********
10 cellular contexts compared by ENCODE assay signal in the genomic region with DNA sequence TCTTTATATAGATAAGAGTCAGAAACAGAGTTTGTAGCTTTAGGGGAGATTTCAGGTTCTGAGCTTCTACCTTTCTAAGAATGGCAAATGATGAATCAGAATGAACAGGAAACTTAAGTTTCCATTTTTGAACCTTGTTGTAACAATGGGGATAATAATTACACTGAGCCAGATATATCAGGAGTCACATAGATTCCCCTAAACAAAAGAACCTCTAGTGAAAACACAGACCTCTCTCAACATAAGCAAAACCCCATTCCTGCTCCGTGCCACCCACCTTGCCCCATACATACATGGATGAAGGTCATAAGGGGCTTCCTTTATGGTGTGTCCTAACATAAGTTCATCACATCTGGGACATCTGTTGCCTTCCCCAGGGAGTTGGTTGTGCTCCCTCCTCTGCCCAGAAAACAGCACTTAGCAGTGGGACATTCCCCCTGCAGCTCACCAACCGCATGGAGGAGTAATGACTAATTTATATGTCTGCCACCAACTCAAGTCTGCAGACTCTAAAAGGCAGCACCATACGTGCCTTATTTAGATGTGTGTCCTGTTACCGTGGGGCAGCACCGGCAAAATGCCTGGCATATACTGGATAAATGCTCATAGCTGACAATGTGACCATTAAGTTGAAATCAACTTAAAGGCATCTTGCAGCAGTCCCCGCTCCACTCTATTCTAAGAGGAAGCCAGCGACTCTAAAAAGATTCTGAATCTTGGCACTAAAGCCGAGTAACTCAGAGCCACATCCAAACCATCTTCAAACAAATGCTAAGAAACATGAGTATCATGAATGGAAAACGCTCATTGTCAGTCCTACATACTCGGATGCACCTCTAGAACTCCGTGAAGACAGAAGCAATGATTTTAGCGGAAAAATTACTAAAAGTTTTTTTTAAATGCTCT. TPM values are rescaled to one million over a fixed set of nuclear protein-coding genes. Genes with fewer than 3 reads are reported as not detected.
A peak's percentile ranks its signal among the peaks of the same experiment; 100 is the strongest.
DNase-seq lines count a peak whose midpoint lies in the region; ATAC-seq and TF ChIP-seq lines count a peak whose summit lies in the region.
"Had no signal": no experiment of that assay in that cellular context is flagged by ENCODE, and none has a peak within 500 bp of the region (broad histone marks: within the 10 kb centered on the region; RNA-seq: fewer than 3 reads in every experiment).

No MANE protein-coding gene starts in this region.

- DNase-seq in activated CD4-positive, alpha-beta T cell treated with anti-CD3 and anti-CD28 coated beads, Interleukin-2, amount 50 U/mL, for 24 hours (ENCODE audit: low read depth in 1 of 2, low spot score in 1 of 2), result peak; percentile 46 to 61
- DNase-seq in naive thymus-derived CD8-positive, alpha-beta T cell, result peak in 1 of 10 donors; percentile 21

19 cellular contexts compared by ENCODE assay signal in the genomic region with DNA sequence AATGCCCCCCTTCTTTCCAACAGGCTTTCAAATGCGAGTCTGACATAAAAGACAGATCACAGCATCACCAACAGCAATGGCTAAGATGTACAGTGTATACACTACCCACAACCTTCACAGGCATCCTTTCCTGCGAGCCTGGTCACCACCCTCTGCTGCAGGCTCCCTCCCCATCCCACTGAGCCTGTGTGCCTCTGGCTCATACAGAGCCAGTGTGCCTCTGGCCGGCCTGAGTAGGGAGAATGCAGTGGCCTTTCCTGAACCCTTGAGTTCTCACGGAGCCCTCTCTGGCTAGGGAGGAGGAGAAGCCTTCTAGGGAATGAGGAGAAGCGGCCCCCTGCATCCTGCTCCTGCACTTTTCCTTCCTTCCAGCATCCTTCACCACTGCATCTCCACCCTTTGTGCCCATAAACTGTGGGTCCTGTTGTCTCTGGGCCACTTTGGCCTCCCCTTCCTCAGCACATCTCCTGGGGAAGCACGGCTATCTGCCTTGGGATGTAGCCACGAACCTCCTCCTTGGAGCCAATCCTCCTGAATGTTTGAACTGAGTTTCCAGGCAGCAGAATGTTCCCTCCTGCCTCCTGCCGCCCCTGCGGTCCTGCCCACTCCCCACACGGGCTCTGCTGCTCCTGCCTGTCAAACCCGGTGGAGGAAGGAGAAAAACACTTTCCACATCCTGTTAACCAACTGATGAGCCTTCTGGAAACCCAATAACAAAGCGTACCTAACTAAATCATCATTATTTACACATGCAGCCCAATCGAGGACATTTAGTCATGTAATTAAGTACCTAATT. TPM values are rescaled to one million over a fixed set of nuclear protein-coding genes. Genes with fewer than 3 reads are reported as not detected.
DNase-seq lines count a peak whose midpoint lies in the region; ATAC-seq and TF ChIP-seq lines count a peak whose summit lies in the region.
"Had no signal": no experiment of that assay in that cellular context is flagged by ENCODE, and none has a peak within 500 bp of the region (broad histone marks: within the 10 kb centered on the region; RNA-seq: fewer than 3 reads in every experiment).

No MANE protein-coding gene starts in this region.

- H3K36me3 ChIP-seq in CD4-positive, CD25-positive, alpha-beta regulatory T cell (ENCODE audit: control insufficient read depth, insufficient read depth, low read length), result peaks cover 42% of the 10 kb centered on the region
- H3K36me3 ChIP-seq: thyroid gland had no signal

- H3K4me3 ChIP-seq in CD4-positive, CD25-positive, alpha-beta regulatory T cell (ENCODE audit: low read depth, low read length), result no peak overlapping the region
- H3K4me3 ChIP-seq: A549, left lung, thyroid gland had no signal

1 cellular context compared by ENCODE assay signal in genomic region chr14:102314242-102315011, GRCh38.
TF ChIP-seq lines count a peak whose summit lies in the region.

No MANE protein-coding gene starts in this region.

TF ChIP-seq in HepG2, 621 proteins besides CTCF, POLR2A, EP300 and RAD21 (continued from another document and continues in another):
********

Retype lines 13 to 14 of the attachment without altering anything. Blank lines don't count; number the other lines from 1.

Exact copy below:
- H3K36me3 ChIP-seq: thyroid gland had no signal

- H3K4me3 ChIP-seq in CD4-positive, CD25-positive, alpha-beta regulatory T cell (ENCODE audit: low read depth, low read length), result no peak overlapping the region